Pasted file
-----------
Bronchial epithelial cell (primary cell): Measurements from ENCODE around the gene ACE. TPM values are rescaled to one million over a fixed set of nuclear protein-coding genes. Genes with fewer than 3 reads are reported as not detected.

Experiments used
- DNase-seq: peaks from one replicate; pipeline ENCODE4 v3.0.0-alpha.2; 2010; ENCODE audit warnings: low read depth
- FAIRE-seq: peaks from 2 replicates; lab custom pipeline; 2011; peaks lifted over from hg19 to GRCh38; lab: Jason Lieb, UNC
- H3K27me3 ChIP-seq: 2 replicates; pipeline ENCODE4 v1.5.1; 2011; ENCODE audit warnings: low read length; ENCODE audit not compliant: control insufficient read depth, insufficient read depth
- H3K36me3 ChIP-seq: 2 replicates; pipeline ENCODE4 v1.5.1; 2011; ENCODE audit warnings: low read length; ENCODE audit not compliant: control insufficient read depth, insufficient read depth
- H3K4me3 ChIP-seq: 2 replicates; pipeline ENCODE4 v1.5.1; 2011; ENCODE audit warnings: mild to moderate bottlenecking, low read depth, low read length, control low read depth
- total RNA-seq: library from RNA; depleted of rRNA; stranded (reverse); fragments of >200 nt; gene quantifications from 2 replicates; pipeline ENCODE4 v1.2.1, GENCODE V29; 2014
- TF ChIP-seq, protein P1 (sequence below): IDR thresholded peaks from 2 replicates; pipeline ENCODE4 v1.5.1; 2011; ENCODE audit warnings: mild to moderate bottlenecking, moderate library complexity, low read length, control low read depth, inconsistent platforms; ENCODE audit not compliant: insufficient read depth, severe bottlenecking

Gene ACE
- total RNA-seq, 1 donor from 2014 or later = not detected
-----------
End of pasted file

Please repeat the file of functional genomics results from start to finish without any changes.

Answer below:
Bronchial epithelial cell (primary cell): Measurements from ENCODE around the gene ACE. TPM values are rescaled to one million over a fixed set of nuclear protein-coding genes. Genes with fewer than 3 reads are reported as not detected.

Experiments used
- DNase-seq: peaks from one replicate; pipeline ENCODE4 v3.0.0-alpha.2; 2010; ENCODE audit warnings: low read depth
- FAIRE-seq: peaks from 2 replicates; lab custom pipeline; 2011; peaks lifted over from hg19 to GRCh38; lab: Jason Lieb, UNC
- H3K27me3 ChIP-seq: 2 replicates; pipeline ENCODE4 v1.5.1; 2011; ENCODE audit warnings: low read length; ENCODE audit not compliant: control insufficient read depth, insufficient read depth
- H3K36me3 ChIP-seq: 2 replicates; pipeline ENCODE4 v1.5.1; 2011; ENCODE audit warnings: low read length; ENCODE audit not compliant: control insufficient read depth, insufficient read depth
- H3K4me3 ChIP-seq: 2 replicates; pipeline ENCODE4 v1.5.1; 2011; ENCODE audit warnings: mild to moderate bottlenecking, low read depth, low read length, control low read depth
- total RNA-seq: library from RNA; depleted of rRNA; stranded (reverse); fragments of >200 nt; gene quantifications from 2 replicates; pipeline ENCODE4 v1.2.1, GENCODE V29; 2014
- TF ChIP-seq, protein P1 (sequence below): IDR thresholded peaks from 2 replicates; pipeline ENCODE4 v1.5.1; 2011; ENCODE audit warnings: mild to moderate bottlenecking, moderate library complexity, low read length, control low read depth, inconsistent platforms; ENCODE audit not compliant: insufficient read depth, severe bottlenecking

Gene ACE
- total RNA-seq, 1 donor from 2014 or later = not detected